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Let $$f(x) = \sum_{n \geq 0} a_n x^n = \frac{x-2x^3}{4x^4 - 5x^2 + 1}$$

Now I need to identify a "concrete formula" for $a_n$. This should be done by using the following proposition:

For a sequence $a = (a_0,a_1,\cdots)$ with $a_i \in \mathbb{C}$ and a $d$-tuple $(\alpha_1,\cdots,\alpha_d) \in \mathbb{C}^d$ with $\alpha_d \neq 0$ applies:

  • $f_a(x) = \sum_{n\geq 0} a_n x = \frac{P(x)}{Q(x)}$ with $Q(x) = 1 + \alpha_1 t + \cdots + \alpha_d t^d$ and a polynomial $P(x)$ having degree $< d$.
  • $a_{n+d} + \alpha_1 a_{n+d-1} + \cdots + \alpha_d a_n = 0$ for $ n \geq 0$
  • For $n \geq 0$ applies: $$a_n = \sum_{i=?}^k P_i(n) \sigma_i^n$$ with $1 + \alpha_1 x + \cdots + \alpha_d x^d = \prod_{i=1}^k (1- \sigma_i x)^{d_i}$ so that $\sigma_i \neq \sigma_j, 1 \leq i < j \leq k$ and $P_i(t)$ is a polynomial having a degree < $d_i$.

Could you please help me to apply this on the initial definition of $f(x)$? How do I start and identify $P(x)$ and $Q(x)$? Is this a method that has its own name (so I could look it up somewhere)?

[Edit] I made an error during the precalculation for the term above, it's correct now. Is this already $P(x)$ and $Q(x)$ as $\deg(P(x)) < \deg (Q(x))$? What is the next step?

Thanks in advance!

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I guess the term of the sum should be $a_n x^n$, right? – leonbloy Jul 3 '11 at 12:42
@leonbloy yes, sorry – muffel Jul 3 '11 at 21:01
up vote 1 down vote accepted

Yes, $P(x)$ is $x-2x^3$, and $Q(x)$ is $4x^4-5x^2+1$ (although I note that at one place you have written $Q(x)$ as a polynomial in $t$ when it should be in $x$). The next step is to factor $Q(x)$ as a product of polynomials each of degree 1; that will give you the $\sigma_i$ in the last bullet point.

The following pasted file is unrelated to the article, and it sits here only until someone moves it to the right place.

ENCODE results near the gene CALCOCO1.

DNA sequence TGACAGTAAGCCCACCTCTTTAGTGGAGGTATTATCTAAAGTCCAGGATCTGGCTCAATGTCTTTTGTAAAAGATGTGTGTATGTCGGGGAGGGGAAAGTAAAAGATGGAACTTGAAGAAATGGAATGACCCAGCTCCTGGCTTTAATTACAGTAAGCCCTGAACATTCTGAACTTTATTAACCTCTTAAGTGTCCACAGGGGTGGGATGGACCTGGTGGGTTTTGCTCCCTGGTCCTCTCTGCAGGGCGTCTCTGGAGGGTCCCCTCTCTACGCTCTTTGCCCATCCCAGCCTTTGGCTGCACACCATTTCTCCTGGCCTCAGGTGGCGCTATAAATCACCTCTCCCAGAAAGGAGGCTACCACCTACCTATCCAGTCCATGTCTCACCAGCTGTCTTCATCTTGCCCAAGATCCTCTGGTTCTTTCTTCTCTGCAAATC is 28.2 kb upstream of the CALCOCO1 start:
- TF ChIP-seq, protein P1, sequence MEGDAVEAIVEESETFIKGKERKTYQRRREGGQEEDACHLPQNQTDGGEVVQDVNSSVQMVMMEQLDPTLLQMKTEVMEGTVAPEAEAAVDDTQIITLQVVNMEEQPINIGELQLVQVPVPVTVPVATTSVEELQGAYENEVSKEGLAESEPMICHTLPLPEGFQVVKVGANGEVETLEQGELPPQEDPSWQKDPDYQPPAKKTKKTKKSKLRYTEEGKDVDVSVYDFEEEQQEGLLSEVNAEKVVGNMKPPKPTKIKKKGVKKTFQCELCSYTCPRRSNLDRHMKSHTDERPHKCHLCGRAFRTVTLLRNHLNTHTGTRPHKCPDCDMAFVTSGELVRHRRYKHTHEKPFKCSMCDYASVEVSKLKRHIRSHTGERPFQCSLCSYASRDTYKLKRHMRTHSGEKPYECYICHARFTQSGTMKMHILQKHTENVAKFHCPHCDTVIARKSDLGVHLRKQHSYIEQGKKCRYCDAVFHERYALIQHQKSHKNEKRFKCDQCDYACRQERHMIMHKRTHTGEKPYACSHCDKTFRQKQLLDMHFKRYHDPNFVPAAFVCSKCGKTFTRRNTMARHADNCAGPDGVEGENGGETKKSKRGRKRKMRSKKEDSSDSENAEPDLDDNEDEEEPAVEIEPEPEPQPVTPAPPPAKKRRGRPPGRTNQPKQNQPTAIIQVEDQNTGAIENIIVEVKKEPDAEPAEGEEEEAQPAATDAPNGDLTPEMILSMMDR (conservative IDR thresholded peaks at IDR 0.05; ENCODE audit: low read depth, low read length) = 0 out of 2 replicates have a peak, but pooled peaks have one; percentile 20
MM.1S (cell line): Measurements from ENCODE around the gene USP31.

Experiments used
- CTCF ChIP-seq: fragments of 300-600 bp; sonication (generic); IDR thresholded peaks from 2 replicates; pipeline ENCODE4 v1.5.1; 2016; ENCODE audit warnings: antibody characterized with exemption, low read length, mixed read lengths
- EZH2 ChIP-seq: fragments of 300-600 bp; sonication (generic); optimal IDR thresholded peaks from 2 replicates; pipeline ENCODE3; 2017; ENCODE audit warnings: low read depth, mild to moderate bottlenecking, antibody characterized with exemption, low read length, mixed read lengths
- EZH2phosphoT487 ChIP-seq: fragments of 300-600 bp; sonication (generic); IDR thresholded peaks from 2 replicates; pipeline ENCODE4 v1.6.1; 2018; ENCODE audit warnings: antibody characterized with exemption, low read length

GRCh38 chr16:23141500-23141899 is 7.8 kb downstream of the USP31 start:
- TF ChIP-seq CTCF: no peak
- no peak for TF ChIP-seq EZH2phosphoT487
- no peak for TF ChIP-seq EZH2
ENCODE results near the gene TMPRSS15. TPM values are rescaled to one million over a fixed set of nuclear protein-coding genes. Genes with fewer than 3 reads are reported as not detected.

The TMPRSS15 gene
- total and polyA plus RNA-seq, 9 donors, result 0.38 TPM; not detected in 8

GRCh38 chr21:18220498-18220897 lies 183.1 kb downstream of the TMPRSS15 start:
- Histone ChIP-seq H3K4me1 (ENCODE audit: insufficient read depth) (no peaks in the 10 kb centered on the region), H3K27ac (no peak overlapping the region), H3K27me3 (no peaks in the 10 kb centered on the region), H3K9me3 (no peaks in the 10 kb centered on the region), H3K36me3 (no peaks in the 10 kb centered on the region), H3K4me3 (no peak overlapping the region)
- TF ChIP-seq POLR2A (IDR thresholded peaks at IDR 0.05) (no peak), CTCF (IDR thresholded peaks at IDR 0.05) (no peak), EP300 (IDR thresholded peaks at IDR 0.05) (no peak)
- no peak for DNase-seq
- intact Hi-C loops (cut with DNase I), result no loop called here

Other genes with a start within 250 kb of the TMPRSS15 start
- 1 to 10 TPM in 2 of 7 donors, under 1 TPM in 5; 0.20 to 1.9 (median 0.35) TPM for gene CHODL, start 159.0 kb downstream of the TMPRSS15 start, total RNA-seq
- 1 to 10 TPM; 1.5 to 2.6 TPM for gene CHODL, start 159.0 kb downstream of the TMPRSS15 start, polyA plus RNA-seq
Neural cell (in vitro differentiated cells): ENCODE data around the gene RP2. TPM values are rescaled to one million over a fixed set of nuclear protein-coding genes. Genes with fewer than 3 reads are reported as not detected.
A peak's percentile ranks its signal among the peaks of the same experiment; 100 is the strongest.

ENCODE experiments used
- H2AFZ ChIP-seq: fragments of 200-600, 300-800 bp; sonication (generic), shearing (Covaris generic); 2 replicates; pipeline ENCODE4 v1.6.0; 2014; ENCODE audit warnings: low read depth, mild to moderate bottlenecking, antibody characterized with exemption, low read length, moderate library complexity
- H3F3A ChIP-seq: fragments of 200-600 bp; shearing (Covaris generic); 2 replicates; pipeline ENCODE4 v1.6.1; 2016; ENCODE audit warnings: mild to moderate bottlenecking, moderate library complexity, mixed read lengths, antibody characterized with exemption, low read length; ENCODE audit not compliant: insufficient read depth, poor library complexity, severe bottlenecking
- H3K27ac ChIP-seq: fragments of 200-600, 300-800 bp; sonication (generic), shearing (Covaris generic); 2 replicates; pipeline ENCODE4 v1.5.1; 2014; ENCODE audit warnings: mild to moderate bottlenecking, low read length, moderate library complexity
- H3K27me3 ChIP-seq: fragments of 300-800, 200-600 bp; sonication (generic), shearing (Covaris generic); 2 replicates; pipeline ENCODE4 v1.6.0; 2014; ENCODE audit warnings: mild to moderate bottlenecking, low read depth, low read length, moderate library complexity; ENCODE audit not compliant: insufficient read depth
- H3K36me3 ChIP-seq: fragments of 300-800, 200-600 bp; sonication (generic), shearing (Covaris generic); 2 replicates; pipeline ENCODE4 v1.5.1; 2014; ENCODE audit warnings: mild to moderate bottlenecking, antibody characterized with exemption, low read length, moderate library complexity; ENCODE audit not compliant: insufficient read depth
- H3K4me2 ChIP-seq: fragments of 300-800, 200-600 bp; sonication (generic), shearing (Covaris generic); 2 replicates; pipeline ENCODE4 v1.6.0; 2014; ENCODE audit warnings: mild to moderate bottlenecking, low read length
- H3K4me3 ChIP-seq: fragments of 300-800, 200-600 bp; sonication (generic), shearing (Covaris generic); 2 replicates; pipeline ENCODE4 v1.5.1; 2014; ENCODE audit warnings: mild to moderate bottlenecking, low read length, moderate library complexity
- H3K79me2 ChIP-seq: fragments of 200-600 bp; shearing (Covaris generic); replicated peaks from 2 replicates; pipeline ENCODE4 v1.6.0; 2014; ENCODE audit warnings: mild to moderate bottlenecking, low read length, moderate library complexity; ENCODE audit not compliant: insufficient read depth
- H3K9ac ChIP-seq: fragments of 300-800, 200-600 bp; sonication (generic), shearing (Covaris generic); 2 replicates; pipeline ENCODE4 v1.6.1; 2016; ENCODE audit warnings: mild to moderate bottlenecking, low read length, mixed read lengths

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That would be $4x^4 - 5x^2 + 1 = (-1+x)(1+x)(-1+2x)(1+2x)$. But what's next? What really unsettles me is the index $i$ of P in $a_n = \sum P_i(n) \sigma_i^n$. $a_n$ needs to be like $P_1(n) \cdot (-1+x) + P_2(n) \cdot (1+x) + P_3(n) \cdot (-1+2x) + P_4(n) \cdot (1+2x)$, but I do already have defined P(x), haven't I? – muffel Jul 3 '11 at 21:19
@muffel, the proposition you quoted doesn't tell you how to find $P_i$, but it does tell you that its degree is less than $d_i$. Now from the factorization you have done for $Q(x)$, each $d_i$ is 1, so each $P_i$ is constant. How do you find these 4 constants? One way is to find $a_0,a_1,a_2$, and $a_3$, then you have 4 equations in those 4 unknown constants. – Gerry Myerson Jul 4 '11 at 0:06
thanks again, I now got it! – muffel Jul 4 '11 at 8:49

I see this: $${(1 - 2x)^2 + 2x\over-(2x -1)^3} = {(1 - 2x)^2 + 2x\over(1 - 2x)^3} = {1\over 1 - 2x} + {2x\over (1 - 2x)^3}. $$ Finding a Taylor expansion of this centered at 0 can be done with using the standard tools.

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@nemathsadist thank you, but I haven't heart of Taylor expansions yet and need to work it out. Isn't there a way of just defining $P(x)$ and $Q(x)$? – muffel Jul 3 '11 at 8:49
You can just use the Geometric Series Theorem. – ncmathsadist Jul 3 '11 at 13:53

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